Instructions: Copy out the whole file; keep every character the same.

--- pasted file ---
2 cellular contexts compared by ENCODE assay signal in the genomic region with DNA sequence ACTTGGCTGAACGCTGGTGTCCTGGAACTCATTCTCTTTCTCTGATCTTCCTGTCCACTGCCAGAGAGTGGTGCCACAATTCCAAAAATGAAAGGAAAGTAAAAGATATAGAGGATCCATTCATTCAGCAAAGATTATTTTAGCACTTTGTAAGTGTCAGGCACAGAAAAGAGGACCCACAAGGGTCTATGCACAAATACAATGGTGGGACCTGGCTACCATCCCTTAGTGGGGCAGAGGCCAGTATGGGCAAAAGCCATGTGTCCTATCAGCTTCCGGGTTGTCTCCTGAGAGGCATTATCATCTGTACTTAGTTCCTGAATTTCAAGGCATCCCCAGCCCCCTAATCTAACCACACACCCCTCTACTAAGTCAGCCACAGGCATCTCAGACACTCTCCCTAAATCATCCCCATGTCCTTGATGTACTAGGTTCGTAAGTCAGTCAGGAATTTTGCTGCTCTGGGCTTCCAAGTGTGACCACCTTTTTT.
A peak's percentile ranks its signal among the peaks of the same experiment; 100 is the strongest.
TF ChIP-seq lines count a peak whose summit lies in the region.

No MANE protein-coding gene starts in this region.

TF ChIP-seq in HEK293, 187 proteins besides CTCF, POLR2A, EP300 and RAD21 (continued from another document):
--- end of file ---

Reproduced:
2 cellular contexts compared by ENCODE assay signal in the genomic region with DNA sequence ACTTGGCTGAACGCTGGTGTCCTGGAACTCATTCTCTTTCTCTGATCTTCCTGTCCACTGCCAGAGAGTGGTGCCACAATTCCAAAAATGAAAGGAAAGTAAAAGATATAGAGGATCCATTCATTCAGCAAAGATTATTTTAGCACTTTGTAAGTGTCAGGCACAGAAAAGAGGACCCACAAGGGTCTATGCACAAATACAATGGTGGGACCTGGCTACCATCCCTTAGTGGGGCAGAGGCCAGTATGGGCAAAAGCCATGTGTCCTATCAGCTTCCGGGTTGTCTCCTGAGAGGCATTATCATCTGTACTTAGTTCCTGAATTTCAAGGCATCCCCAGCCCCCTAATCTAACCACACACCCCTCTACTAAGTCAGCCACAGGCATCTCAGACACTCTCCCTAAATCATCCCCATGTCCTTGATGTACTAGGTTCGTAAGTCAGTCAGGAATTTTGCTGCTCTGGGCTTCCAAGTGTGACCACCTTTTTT.
A peak's percentile ranks its signal among the peaks of the same experiment; 100 is the strongest.
TF ChIP-seq lines count a peak whose summit lies in the region.

No MANE protein-coding gene starts in this region.

TF ChIP-seq in HEK293, 187 proteins besides CTCF, POLR2A, EP300 and RAD21 (continued from another document):